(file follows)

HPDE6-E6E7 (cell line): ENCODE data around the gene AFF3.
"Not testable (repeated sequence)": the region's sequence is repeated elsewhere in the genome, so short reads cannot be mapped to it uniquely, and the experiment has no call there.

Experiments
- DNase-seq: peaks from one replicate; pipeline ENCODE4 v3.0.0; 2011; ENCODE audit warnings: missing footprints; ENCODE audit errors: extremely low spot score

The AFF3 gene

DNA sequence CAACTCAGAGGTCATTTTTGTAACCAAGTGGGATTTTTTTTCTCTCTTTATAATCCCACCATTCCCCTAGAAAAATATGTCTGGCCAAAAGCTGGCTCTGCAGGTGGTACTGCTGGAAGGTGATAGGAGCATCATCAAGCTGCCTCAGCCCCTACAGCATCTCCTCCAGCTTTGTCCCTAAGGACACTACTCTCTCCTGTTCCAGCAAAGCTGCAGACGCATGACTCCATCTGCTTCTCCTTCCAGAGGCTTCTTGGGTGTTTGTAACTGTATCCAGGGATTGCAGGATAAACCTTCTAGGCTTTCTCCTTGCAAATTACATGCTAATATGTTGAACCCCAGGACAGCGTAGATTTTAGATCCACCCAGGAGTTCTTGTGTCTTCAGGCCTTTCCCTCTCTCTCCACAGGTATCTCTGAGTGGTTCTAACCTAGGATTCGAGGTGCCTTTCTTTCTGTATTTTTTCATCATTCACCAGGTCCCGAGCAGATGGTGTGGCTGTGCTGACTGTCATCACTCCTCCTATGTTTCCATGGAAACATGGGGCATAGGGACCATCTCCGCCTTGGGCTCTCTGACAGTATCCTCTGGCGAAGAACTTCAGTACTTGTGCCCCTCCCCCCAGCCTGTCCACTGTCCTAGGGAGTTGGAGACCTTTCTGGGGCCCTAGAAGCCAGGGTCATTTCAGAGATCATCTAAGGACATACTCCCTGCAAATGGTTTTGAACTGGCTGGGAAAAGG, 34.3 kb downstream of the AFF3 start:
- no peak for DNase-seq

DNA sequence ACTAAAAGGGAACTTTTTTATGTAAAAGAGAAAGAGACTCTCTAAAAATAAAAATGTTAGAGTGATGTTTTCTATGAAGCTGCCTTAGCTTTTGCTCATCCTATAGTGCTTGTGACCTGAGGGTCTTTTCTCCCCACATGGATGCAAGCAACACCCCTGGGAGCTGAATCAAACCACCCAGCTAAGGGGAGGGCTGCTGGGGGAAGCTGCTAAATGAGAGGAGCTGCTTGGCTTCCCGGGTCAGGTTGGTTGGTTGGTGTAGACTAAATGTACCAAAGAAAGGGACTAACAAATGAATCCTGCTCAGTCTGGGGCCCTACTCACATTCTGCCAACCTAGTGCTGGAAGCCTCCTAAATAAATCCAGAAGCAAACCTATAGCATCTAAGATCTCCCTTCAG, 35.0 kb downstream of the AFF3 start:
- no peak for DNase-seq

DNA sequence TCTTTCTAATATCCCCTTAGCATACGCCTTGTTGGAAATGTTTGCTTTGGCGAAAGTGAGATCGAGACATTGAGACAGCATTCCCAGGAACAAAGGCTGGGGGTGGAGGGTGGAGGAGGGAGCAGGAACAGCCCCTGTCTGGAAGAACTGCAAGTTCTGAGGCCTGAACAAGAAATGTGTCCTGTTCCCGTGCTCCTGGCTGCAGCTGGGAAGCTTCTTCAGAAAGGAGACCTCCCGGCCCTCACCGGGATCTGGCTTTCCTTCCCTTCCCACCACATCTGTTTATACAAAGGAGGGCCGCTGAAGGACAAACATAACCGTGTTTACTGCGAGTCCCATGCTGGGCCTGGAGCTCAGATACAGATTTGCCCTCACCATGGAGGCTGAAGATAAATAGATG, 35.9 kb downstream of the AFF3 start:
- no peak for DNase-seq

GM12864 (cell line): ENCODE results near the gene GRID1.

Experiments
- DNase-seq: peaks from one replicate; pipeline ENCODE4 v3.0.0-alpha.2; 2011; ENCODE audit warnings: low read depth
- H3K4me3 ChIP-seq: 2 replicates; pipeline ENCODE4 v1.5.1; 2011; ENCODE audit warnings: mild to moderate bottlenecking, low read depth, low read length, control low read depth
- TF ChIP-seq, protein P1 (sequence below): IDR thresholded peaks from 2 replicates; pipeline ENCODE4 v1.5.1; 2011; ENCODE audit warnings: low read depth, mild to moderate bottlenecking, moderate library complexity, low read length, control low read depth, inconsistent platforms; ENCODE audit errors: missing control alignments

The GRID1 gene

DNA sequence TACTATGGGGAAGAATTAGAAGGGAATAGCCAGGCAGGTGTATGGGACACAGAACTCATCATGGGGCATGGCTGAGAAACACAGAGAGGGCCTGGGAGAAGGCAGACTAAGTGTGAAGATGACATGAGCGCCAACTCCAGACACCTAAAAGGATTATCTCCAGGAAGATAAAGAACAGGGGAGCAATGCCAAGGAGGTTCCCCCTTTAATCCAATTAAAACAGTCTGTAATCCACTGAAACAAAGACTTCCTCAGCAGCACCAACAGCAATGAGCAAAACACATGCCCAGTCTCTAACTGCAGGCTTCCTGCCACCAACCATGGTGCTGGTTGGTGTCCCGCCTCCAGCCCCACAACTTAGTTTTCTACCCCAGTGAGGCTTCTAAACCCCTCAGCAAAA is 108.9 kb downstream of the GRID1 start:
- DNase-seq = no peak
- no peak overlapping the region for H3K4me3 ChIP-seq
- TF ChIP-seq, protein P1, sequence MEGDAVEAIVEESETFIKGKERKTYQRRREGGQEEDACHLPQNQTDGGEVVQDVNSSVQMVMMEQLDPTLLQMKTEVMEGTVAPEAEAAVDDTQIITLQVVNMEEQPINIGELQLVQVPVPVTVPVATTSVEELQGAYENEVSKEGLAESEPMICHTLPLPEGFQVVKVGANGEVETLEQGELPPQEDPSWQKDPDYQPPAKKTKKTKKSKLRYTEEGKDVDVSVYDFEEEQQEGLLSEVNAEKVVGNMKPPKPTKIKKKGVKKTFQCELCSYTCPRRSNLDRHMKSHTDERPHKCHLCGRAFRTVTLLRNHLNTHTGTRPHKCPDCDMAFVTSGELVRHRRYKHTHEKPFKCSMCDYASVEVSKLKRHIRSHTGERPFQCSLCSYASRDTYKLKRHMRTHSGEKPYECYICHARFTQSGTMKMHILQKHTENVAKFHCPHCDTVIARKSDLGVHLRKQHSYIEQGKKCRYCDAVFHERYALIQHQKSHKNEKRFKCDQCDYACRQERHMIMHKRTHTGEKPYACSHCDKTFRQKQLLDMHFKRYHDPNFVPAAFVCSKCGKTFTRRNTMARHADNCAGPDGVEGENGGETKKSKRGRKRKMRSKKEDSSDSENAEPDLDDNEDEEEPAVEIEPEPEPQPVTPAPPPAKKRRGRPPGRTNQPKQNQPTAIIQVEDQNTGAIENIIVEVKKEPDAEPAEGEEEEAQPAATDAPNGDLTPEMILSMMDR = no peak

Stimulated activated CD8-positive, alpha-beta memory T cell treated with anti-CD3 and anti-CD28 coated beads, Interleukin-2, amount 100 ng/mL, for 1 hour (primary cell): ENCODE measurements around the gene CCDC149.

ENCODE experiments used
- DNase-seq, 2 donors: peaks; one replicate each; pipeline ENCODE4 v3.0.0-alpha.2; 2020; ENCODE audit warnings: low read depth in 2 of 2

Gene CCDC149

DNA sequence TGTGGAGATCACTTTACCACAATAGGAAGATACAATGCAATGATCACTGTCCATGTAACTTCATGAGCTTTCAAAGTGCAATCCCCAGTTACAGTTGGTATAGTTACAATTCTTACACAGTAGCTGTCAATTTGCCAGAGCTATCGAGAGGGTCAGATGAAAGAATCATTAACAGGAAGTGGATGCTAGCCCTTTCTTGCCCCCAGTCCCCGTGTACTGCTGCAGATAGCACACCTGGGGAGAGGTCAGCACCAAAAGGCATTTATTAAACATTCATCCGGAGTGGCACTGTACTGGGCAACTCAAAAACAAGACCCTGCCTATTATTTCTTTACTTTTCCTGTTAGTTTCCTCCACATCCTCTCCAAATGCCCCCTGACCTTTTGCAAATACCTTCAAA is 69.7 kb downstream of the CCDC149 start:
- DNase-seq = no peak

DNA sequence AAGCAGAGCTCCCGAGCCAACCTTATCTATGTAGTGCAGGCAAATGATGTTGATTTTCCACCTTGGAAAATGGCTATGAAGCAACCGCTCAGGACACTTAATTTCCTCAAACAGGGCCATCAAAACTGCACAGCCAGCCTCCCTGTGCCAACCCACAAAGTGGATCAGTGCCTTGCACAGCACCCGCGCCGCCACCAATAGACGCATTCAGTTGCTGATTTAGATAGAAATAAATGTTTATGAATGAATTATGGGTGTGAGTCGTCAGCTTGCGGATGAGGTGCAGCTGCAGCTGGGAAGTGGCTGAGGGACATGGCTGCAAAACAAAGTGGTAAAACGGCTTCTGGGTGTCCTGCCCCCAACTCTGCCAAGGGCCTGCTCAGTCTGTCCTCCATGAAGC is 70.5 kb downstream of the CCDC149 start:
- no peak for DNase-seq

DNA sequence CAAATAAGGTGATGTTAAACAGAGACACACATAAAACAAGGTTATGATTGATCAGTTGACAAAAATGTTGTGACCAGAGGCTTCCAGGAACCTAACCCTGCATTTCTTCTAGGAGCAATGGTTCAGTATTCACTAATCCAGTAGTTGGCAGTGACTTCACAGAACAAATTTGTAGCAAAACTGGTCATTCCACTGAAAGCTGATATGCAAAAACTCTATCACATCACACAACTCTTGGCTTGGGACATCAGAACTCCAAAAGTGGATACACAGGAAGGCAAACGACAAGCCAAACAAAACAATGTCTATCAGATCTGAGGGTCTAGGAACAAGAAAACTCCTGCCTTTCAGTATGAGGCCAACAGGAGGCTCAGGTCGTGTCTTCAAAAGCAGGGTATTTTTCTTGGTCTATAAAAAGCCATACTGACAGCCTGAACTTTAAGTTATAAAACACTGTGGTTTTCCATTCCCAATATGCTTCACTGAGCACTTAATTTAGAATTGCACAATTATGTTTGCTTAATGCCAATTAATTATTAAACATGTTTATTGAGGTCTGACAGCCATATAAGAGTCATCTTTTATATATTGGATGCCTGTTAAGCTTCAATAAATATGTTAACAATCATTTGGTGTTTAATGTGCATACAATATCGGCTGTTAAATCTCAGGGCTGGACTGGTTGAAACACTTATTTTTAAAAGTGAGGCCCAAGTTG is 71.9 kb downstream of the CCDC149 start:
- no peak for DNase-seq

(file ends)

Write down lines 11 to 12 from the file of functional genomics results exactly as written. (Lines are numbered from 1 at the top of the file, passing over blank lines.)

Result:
- no peak for DNase-seq

GM12864 (cell line): ENCODE results near the gene GRID1.